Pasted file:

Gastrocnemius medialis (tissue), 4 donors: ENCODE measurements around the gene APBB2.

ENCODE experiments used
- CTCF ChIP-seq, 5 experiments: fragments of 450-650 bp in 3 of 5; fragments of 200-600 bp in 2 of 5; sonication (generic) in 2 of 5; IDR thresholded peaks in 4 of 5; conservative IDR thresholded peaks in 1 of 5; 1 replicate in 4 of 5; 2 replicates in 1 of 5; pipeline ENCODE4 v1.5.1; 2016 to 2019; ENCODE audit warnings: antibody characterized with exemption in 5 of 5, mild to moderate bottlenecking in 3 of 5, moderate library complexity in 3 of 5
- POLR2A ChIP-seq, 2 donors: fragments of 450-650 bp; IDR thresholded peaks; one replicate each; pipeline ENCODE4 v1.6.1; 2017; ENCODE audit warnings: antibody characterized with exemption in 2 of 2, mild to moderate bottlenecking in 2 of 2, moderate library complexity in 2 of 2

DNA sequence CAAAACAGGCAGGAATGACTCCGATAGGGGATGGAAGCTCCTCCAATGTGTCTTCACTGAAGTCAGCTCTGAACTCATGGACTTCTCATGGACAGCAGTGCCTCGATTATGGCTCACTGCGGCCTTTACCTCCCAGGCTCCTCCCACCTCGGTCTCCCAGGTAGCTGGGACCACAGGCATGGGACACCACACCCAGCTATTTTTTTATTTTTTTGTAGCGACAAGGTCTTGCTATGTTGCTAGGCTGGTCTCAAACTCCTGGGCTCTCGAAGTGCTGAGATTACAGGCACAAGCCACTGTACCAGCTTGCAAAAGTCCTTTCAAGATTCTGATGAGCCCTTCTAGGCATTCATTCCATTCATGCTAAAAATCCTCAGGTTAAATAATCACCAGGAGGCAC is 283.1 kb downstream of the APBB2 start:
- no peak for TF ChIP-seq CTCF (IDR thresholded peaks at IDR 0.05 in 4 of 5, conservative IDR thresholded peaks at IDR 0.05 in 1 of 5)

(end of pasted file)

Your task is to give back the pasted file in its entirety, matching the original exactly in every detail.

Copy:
Gastrocnemius medialis (tissue), 4 donors: ENCODE measurements around the gene APBB2.

ENCODE experiments used
- CTCF ChIP-seq, 5 experiments: fragments of 450-650 bp in 3 of 5; fragments of 200-600 bp in 2 of 5; sonication (generic) in 2 of 5; IDR thresholded peaks in 4 of 5; conservative IDR thresholded peaks in 1 of 5; 1 replicate in 4 of 5; 2 replicates in 1 of 5; pipeline ENCODE4 v1.5.1; 2016 to 2019; ENCODE audit warnings: antibody characterized with exemption in 5 of 5, mild to moderate bottlenecking in 3 of 5, moderate library complexity in 3 of 5
- POLR2A ChIP-seq, 2 donors: fragments of 450-650 bp; IDR thresholded peaks; one replicate each; pipeline ENCODE4 v1.6.1; 2017; ENCODE audit warnings: antibody characterized with exemption in 2 of 2, mild to moderate bottlenecking in 2 of 2, moderate library complexity in 2 of 2

DNA sequence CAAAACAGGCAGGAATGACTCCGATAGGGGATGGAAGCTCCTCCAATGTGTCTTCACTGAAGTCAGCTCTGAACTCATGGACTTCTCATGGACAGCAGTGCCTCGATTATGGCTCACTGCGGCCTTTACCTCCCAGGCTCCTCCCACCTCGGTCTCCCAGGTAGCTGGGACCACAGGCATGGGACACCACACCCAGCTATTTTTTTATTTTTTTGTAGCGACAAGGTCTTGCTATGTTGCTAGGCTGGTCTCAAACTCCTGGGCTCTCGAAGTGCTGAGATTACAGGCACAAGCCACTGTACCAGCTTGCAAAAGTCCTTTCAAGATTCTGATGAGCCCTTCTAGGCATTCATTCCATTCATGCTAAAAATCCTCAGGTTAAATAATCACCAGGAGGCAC is 283.1 kb downstream of the APBB2 start:
- no peak for TF ChIP-seq CTCF (IDR thresholded peaks at IDR 0.05 in 4 of 5, conservative IDR thresholded peaks at IDR 0.05 in 1 of 5)